- either or both of a pair of signs ( ) used in writing to mark off an interjected explanatory or qualifying remark, to indicate separate groupings of symbols in mathematics and symbolic logic, etc.
- Usually parentheses. the material contained within these marks.
- Grammar. a qualifying, explanatory, or appositive word, phrase, clause, or sentence that interrupts a syntactic construction without otherwise affecting it, having often a characteristic intonation and indicated in writing by commas, parentheses, or dashes, as in William Smith—you must know him—is coming tonight.
- an interval.
Origin of parenthesis
Related Words for parenthesisfootnote, excursus, divagation, aside, note, deviation, incident, divergence, detour, variation, divergency, diversion, tangent, difference, episode, departure, irrelevancy, wandering, excursion, deflection
Examples from the Web for parenthesis
Contemporary Examples of parenthesis
“When you have a food label and see quite a lot of parenthesis—first tip that your food may be highly fabricated,” she says.Foods That Fudge the Facts
January 26, 2011
Historical Examples of parenthesis
"Then that's where one gets left," Bobby commented, by way of parenthesis.The Dominant Strain
Anna Chapin Ray
At the end of the chosen one there is a letter in parenthesis ( ).Trees of the Northern United States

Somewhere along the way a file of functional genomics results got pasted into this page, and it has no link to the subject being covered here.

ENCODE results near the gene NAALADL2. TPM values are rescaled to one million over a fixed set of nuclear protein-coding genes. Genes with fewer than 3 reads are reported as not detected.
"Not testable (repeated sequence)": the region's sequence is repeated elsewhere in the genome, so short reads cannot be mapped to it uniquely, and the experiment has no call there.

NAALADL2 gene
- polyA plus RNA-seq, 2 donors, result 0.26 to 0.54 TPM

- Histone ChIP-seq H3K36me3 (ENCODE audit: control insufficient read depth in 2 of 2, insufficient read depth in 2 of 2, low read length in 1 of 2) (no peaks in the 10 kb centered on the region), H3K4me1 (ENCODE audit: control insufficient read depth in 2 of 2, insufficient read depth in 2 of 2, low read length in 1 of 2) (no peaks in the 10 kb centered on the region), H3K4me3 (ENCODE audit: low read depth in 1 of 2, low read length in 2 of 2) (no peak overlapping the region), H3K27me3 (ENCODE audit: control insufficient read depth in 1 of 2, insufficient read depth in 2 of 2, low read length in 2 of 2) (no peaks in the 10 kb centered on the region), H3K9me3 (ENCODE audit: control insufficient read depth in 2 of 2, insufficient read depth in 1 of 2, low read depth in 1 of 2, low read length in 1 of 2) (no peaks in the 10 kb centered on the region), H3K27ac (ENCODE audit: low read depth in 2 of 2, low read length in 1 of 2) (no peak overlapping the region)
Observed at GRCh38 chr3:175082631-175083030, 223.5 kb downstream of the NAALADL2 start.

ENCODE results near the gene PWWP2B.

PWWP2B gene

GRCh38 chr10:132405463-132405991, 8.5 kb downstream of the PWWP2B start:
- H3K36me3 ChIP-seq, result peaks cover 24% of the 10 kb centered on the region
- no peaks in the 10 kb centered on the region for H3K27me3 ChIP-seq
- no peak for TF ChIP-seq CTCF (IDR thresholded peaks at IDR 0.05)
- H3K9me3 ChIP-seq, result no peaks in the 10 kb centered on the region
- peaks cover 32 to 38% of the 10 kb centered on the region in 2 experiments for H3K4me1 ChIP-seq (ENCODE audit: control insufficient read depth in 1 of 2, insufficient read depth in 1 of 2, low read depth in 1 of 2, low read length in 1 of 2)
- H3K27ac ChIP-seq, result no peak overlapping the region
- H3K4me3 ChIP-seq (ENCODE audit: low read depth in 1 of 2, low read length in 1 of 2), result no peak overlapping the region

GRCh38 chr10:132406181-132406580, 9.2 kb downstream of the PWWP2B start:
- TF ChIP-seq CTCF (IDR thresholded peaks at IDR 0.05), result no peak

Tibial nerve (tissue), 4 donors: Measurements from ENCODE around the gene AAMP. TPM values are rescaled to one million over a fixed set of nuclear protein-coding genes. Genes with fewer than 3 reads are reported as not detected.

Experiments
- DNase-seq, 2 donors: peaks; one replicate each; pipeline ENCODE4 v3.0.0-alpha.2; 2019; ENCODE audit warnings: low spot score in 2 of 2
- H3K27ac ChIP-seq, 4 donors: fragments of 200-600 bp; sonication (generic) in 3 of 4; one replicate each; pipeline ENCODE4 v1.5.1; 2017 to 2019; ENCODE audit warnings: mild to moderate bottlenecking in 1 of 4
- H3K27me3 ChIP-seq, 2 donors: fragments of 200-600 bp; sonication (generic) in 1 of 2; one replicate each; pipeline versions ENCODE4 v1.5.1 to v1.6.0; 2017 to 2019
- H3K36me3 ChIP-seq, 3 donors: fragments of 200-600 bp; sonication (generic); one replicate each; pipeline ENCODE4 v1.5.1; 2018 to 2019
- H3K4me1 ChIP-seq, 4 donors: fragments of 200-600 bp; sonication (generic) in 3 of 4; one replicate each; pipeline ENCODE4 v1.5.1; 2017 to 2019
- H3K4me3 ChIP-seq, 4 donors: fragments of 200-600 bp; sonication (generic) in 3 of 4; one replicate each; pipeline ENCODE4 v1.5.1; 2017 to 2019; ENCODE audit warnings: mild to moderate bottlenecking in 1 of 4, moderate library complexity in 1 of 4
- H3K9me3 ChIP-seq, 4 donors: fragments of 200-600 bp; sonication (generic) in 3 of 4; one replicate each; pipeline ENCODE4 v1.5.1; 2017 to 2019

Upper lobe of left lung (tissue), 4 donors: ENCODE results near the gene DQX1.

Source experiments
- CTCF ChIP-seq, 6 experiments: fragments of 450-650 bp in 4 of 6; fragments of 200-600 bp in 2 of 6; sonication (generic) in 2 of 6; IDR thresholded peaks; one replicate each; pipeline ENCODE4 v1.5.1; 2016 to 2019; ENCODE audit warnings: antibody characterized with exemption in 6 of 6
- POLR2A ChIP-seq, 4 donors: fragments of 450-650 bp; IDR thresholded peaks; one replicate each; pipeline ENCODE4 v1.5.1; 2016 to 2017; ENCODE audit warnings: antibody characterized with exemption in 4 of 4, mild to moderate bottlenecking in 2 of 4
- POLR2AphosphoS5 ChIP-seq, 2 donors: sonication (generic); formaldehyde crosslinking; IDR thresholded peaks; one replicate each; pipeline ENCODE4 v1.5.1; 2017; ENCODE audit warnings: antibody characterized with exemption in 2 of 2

Austin C. Apgar
Mrs. Black, astonished but imperturbable, bowed at this parenthesis.
Observe also that the comma in the first example is placed after, not before, the parenthesis."Stops"
The italic form of parenthesis is objectionable in book work.Punctuation
Frederick W. Hamilton
- a phrase, often explanatory or qualifying, inserted into a passage with which it is not grammatically connected, and marked off by brackets, dashes, etc
- Also called: bracket either of a pair of characters, (), used to enclose such a phrase or as a sign of aggregation in mathematical or logical expressions
- an intervening occurrence; interlude; interval
- in parenthesis inserted as a parenthesis
Word Origin for parenthesis
1540s, "words, clauses, etc. inserted into a sentence," from Middle French parenthèse (15c.), from Late Latin parenthesis "addition of a letter to a syllable in a word," from Greek parenthesis, literally "a putting in beside," from parentithenai "put in beside," from para- "beside" (see para- (1)) + en- "in" + tithenai "put, place," from PIE root *dhe- "to put, to do" (see factitious). Sense extension by 1715 from the inserted words to the curved brackets that indicate the words inserted.
A wooden parenthesis; the pillory. An iron parenthesis; a prison. ["Dictionary of Buckish Slang, University Wit and Pickpocket Eloquence," London, 1811]